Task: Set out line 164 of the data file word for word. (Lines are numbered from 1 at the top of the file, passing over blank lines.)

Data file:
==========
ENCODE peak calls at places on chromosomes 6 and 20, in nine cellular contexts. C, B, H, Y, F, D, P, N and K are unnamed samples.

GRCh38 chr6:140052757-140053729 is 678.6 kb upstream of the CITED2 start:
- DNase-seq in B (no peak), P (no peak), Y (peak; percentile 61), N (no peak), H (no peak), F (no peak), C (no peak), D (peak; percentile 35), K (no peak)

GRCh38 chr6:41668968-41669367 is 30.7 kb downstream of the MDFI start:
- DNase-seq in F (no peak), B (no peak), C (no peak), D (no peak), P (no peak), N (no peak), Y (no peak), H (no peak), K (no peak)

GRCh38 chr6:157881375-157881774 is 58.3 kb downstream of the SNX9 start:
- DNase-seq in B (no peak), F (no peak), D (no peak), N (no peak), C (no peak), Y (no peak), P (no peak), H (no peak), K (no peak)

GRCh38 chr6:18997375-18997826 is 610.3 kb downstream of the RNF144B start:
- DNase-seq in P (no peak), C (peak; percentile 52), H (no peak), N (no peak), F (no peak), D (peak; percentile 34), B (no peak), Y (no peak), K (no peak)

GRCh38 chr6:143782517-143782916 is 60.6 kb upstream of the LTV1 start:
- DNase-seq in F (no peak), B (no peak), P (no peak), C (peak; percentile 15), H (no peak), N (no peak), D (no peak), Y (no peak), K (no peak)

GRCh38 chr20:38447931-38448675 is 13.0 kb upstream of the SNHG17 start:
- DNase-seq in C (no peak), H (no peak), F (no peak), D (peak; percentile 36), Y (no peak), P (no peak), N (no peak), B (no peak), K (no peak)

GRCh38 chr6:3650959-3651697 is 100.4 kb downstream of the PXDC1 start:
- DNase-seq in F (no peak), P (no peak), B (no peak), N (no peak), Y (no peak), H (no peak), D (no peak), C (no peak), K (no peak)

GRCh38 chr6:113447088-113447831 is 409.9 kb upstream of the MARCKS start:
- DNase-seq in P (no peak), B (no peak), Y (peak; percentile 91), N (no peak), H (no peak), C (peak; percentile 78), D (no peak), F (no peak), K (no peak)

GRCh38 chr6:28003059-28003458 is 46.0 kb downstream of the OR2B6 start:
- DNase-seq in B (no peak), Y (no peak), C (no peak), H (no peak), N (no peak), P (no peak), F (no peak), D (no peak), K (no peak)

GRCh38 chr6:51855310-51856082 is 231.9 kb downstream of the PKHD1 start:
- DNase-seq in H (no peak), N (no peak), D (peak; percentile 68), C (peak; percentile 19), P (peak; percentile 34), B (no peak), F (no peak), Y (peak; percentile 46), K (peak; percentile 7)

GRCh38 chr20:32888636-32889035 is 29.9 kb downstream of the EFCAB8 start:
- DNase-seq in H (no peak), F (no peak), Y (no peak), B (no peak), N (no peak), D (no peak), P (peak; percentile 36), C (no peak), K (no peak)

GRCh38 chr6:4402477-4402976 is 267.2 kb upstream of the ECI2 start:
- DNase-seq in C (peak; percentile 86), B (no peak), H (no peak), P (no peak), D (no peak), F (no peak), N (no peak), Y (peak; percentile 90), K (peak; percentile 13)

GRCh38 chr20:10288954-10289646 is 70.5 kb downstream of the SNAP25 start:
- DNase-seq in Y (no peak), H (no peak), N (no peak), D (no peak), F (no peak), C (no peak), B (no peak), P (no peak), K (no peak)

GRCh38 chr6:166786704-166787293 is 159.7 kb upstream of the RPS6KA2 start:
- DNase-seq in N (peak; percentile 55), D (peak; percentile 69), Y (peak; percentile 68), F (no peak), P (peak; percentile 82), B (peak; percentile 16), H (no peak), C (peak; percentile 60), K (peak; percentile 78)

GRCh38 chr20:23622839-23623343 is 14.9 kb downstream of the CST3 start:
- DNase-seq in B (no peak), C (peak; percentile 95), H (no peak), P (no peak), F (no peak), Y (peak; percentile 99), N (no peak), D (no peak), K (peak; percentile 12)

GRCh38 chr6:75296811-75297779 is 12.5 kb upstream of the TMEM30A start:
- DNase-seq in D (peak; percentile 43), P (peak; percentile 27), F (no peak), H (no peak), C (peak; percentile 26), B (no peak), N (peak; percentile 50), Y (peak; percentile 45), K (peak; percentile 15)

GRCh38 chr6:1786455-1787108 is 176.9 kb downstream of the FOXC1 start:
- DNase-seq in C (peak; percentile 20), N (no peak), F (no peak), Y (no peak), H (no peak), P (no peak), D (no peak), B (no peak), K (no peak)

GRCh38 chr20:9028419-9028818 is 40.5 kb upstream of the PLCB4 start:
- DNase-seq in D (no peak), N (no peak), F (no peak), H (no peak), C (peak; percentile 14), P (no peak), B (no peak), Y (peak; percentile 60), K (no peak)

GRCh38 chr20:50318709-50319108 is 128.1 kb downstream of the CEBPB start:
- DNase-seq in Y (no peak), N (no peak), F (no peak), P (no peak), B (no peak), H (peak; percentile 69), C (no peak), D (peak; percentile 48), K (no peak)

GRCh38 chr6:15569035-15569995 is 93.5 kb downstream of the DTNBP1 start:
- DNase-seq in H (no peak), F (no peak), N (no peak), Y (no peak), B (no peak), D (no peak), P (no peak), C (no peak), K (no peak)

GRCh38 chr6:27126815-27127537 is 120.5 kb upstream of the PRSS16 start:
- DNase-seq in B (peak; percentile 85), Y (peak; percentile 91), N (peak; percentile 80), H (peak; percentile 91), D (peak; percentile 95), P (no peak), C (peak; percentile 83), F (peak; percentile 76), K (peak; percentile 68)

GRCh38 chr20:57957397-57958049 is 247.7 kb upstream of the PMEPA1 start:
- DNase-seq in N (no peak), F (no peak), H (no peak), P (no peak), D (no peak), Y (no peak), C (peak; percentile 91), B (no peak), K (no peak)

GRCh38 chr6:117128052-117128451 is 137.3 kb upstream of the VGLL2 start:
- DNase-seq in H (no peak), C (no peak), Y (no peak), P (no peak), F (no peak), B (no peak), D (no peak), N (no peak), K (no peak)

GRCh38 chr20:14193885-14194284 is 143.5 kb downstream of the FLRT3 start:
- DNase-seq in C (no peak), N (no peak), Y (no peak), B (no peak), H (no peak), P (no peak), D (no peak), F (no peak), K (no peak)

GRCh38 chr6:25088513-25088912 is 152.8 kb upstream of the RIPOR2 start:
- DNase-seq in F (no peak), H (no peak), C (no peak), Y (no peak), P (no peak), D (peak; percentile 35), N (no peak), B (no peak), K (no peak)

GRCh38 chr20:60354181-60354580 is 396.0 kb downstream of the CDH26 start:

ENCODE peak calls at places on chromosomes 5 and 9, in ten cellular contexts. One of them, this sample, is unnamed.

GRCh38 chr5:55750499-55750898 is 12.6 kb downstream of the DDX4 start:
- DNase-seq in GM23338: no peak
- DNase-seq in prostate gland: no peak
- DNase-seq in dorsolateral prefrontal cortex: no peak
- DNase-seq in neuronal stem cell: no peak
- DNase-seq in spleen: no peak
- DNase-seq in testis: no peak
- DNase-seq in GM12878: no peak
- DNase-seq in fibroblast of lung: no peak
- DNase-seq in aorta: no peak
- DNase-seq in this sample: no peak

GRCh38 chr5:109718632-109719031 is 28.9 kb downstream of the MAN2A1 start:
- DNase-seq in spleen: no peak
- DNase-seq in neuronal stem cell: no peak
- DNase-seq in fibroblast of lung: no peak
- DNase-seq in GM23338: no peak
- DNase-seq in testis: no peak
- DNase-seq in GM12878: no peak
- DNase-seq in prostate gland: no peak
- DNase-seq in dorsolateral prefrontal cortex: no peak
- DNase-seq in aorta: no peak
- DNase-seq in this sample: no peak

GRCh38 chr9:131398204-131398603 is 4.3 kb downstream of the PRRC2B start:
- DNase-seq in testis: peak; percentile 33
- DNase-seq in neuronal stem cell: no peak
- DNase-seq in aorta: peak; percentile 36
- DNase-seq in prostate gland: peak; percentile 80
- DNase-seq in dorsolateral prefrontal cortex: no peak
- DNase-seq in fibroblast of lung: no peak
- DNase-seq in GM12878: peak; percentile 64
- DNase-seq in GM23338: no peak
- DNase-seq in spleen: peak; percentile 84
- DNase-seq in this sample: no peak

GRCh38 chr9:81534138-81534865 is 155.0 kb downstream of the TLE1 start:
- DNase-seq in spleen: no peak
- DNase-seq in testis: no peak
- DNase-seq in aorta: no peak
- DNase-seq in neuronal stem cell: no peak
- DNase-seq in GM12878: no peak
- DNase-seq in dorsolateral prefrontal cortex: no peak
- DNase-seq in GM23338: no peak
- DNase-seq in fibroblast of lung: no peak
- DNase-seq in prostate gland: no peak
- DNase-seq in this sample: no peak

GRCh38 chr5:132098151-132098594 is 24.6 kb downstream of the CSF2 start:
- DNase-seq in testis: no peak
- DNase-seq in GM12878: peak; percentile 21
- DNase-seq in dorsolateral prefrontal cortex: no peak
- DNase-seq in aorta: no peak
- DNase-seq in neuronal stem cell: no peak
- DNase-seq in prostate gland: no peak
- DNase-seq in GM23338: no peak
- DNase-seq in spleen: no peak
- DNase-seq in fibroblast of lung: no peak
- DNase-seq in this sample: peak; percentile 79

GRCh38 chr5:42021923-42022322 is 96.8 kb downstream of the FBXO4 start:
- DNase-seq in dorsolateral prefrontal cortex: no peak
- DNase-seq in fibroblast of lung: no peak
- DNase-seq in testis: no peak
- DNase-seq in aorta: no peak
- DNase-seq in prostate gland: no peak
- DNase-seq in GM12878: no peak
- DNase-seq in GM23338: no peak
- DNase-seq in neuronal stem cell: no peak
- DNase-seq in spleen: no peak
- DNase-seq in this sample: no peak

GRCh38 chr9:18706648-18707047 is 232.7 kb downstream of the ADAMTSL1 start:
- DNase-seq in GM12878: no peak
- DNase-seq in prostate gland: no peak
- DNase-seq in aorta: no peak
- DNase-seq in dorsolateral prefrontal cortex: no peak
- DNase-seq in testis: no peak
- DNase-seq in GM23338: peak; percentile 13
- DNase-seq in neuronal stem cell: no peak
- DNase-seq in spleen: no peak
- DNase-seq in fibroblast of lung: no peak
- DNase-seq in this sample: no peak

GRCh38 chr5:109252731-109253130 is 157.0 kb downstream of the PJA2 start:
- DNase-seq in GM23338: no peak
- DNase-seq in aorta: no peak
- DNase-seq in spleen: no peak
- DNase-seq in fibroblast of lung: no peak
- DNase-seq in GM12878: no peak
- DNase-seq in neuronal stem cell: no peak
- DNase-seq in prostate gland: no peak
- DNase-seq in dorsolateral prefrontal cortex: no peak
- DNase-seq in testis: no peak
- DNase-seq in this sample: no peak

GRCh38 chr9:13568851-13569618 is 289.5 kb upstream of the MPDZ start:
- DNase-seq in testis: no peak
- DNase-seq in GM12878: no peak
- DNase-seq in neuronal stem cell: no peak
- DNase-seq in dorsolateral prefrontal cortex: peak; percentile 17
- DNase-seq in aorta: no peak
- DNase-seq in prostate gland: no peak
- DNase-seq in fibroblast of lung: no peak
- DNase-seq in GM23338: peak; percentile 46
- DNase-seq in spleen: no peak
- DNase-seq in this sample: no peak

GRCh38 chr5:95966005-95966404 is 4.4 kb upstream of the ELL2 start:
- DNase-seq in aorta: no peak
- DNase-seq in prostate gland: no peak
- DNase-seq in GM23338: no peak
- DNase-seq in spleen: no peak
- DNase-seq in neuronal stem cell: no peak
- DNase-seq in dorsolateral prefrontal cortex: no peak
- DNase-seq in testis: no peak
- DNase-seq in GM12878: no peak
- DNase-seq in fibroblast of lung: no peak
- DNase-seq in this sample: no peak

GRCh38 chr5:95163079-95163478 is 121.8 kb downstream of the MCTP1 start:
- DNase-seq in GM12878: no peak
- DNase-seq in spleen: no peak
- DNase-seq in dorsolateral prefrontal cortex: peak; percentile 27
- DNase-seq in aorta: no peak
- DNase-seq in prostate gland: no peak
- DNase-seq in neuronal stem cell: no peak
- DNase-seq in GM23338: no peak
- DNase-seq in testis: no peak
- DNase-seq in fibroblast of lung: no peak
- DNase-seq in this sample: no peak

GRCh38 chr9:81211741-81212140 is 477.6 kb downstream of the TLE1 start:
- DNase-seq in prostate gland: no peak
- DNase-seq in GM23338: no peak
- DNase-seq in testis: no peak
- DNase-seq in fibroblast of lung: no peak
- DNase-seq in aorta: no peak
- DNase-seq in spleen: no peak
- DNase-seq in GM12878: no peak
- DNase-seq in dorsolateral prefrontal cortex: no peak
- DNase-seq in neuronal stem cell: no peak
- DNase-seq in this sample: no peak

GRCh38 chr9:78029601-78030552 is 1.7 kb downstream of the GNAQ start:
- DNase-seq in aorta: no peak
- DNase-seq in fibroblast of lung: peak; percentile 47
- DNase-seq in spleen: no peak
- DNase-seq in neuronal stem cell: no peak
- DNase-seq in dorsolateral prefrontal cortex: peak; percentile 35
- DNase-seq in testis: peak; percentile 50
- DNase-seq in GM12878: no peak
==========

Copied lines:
GRCh38 chr5:95163079-95163478 is 121.8 kb downstream of the MCTP1 start: